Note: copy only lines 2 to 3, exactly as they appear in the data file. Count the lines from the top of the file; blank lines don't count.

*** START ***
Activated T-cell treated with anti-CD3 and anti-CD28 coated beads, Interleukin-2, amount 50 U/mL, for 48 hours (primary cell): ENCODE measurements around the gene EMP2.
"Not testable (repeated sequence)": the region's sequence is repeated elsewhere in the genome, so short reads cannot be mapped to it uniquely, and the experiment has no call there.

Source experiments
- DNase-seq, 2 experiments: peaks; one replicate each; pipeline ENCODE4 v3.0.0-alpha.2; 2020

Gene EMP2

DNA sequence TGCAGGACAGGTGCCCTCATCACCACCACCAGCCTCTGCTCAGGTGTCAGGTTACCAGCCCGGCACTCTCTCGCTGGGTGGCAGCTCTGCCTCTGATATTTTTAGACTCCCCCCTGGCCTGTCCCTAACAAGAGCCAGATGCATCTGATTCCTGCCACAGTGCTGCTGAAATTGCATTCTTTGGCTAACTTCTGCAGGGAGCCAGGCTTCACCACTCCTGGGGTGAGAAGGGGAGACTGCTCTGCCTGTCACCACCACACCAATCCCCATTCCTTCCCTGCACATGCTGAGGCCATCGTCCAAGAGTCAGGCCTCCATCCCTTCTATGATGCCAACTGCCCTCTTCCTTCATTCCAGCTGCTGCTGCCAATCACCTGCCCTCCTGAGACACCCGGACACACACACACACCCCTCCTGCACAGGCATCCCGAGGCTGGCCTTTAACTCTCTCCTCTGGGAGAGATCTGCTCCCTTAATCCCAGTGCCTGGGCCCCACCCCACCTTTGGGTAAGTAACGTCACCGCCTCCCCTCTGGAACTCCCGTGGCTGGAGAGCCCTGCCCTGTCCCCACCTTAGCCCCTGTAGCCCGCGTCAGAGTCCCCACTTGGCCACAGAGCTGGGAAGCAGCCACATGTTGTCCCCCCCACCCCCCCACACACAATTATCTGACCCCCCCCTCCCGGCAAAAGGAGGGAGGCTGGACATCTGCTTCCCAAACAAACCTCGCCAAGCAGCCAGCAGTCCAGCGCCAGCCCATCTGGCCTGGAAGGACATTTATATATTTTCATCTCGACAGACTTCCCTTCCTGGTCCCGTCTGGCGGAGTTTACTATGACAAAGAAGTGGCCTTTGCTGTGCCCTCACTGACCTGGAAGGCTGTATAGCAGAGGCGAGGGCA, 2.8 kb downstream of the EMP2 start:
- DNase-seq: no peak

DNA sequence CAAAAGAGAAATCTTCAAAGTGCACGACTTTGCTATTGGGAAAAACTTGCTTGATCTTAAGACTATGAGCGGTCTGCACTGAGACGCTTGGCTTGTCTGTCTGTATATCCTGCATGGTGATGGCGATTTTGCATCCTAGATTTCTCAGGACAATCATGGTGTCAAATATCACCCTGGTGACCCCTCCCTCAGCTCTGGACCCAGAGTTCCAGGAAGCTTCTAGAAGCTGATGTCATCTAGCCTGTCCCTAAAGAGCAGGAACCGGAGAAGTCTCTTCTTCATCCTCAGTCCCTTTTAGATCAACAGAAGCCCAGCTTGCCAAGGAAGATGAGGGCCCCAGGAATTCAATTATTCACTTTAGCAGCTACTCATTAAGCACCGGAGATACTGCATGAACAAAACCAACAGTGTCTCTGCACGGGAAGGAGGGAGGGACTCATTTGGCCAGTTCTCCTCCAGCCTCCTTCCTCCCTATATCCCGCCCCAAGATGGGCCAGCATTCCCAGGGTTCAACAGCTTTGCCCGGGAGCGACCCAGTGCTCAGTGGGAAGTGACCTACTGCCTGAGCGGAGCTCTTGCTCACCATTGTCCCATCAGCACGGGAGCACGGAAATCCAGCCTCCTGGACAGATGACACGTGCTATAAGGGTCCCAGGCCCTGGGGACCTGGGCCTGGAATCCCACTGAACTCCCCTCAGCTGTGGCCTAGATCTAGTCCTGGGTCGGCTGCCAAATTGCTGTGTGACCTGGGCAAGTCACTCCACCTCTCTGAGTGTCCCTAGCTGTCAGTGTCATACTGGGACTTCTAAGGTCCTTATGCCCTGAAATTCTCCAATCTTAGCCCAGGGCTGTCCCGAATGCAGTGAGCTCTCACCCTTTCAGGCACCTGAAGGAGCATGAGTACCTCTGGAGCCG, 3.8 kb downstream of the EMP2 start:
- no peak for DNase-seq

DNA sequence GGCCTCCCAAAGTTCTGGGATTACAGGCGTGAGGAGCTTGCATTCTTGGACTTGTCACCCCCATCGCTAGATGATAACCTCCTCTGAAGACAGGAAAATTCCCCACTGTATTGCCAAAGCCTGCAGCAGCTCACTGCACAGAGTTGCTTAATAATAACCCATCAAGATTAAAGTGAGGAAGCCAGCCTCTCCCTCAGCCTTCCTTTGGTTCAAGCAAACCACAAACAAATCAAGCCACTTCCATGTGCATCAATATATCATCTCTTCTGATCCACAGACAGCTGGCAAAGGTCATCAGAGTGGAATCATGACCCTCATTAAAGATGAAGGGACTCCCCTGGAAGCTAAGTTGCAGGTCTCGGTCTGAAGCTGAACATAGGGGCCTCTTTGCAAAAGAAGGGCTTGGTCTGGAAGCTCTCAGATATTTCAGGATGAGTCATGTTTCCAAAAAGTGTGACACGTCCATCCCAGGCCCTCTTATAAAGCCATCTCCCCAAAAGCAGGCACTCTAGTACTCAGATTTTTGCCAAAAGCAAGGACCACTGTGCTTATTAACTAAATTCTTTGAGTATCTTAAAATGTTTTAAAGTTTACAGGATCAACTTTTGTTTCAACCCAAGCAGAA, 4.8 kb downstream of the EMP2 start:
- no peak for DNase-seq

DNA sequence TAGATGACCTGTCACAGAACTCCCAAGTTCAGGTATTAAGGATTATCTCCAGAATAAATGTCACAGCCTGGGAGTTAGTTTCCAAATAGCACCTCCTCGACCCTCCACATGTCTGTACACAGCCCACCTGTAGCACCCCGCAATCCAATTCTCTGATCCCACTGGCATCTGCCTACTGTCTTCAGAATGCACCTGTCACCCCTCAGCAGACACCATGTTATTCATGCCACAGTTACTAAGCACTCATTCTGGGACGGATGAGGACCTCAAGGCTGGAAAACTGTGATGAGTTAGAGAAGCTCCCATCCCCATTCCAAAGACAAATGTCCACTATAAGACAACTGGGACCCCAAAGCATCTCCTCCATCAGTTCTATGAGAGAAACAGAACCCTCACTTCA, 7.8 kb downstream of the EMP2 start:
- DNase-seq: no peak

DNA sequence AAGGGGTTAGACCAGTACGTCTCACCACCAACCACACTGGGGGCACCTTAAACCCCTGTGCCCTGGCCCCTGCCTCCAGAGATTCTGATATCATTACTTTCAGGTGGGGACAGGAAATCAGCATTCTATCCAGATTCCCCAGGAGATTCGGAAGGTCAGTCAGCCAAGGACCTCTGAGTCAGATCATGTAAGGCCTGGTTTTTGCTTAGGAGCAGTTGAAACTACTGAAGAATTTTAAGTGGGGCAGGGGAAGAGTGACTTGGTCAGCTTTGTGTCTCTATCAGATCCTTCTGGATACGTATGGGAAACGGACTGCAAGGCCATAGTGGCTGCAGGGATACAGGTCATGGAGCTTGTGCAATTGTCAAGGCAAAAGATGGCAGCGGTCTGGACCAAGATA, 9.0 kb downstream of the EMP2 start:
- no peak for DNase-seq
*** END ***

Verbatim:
"Not testable (repeated sequence)": the region's sequence is repeated elsewhere in the genome, so short reads cannot be mapped to it uniquely, and the experiment has no call there.

Source experiments